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Minnesota regulators announced Tuesday they will be cracking down on retailers who sell illegal cannabis flower ahead of the launch of the state's recreational marijuana market.

The Office of Cannabis Management has received some complaints about retailers who are selling illegal cannabis flower under the label of less-potent hemp. State health inspectors who have been monitoring the sale of hemp-derived edible products will now start examining raw flower to verify that it's hemp and not marijuana, which contains higher levels of THC, the ingredient that causes a high.

Although Minnesotans 21 and older can now legally use and grow their own marijuana, it's illegal to sell such products without a cannabis business license. The state's fledgling Office of Cannabis Management is still in the process of creating a licensing system and likely won't be issuing business licenses until later this year or early next year.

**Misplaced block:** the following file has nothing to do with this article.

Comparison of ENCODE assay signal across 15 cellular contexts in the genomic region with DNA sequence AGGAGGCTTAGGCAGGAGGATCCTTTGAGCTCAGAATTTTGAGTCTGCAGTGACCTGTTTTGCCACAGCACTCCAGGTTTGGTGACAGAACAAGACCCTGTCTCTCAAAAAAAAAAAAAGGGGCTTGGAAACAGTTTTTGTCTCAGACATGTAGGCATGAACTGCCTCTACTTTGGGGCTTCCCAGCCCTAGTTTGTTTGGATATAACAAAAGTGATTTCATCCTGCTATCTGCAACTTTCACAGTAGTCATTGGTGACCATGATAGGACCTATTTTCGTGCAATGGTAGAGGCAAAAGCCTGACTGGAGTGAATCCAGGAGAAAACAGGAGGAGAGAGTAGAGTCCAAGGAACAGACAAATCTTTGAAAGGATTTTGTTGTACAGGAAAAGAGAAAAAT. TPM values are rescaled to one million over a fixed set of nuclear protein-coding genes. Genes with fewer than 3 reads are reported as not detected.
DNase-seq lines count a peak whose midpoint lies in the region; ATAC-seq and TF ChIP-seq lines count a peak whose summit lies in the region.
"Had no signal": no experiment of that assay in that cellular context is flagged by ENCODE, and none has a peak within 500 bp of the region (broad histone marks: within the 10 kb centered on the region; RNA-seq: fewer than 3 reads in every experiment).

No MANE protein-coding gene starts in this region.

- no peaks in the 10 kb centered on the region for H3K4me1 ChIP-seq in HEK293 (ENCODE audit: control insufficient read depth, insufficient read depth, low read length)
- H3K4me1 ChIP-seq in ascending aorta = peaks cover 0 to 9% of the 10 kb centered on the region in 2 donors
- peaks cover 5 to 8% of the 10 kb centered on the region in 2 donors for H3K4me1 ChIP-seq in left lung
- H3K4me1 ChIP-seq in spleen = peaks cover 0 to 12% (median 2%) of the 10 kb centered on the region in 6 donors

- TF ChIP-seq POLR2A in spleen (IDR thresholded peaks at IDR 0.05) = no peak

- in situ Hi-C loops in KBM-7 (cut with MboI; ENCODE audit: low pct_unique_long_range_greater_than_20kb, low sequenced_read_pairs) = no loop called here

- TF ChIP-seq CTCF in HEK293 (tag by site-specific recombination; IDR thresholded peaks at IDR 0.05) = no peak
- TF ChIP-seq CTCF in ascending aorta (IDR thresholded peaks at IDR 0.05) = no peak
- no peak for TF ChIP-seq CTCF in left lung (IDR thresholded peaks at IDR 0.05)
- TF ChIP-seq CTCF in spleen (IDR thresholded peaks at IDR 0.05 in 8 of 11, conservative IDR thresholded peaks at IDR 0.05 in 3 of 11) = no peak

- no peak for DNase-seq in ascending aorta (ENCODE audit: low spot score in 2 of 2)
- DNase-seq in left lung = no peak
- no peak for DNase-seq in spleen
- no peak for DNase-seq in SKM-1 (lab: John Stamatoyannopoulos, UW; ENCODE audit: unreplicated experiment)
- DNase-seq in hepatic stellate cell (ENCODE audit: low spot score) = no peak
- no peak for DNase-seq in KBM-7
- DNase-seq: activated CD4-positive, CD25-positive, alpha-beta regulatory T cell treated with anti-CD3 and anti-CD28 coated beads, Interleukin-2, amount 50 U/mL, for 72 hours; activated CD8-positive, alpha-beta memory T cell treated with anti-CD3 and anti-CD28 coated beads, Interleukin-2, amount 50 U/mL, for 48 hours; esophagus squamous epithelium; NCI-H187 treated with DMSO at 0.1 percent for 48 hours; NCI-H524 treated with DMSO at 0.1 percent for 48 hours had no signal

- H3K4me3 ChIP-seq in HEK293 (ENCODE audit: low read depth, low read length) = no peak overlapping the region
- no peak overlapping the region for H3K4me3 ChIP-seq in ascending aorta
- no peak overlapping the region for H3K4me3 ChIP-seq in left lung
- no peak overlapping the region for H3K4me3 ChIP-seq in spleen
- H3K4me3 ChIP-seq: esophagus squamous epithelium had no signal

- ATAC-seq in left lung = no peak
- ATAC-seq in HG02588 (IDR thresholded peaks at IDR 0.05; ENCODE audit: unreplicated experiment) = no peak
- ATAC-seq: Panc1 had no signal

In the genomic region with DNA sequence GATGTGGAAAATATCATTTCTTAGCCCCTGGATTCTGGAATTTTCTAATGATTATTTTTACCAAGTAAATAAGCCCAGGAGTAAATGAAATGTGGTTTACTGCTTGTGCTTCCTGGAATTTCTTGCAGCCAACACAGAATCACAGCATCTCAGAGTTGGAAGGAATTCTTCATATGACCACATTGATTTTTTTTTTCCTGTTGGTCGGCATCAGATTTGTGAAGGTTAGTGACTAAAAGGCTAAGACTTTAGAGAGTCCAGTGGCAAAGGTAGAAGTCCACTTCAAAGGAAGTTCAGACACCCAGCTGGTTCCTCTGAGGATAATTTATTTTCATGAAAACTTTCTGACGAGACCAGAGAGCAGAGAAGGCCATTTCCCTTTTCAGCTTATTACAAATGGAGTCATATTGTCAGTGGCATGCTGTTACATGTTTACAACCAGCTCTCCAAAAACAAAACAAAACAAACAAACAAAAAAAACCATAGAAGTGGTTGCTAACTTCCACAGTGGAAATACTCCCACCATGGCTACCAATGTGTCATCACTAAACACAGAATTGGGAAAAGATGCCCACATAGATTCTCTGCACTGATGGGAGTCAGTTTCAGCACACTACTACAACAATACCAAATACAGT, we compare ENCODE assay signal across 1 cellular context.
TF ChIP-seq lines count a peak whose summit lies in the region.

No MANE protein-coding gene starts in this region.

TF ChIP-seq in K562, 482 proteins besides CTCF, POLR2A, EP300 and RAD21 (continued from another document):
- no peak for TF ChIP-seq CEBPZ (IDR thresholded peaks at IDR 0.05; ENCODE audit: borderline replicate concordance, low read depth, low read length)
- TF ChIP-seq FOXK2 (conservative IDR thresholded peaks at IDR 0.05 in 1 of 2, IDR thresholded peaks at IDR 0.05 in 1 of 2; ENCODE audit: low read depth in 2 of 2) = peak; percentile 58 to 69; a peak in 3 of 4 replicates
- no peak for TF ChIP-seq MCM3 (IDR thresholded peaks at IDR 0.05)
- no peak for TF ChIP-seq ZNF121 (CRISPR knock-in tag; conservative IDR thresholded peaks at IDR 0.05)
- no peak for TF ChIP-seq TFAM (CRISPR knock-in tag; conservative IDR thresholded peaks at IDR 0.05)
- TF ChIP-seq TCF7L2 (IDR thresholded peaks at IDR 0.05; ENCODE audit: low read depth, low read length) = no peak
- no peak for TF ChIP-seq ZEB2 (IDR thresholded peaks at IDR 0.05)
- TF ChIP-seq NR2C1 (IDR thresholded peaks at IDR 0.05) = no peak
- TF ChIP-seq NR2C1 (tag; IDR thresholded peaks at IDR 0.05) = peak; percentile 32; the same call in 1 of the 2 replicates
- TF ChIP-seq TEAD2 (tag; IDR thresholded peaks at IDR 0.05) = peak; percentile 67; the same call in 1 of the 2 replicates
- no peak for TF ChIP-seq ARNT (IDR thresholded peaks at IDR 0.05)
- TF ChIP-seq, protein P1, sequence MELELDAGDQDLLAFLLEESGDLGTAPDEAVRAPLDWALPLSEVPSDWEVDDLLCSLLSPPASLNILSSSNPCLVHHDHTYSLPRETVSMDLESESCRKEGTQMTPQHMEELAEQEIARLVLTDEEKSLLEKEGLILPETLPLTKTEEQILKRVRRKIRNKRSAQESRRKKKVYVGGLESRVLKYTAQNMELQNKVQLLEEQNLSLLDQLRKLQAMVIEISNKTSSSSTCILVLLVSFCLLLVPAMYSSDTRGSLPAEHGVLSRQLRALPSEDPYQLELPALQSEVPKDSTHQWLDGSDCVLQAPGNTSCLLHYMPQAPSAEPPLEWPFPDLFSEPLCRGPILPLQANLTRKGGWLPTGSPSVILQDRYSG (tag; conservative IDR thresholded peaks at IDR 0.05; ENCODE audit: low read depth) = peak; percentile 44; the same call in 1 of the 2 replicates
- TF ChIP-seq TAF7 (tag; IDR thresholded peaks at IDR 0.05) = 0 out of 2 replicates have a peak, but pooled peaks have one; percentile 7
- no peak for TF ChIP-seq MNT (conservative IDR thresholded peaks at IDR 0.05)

"While this is a temporary issue that will no longer exist once businesses are licensed to sell cannabis flower, OCM's commitment to ensuring an industry that abides by all legal requirements is steadfast and ongoing," said Charlene Briner, interim director of the Office of Cannabis Management, in a statement Tuesday. "We are confident that by providing clear expectations and guidance to businesses, the majority of operators will choose to follow the law."

State inspections of raw cannabis flower will start immediately, regulators said.

Retailers that sell raw flower must provide a lab testing certificate verifying the product's THC levels. Hemp flower must contain 0.3% or less THC. Anything above that is illegal to sell right now.

"Products for sale without a [certificate] will constitute an illegal sale," Briner wrote last week in a memo to retailers that sell hemp products.

The state is also expanding its testing capacity for cannabis products, contracting with a lab and deploying a mobile field unit.

Retailers that violate the law could have their products seized and face fines of up to $1 million. Violations may also hurt an entrepreneur's ability to receive a cannabis business license down the road.

State cannabis regulators are urging retailers to review their products for compliance.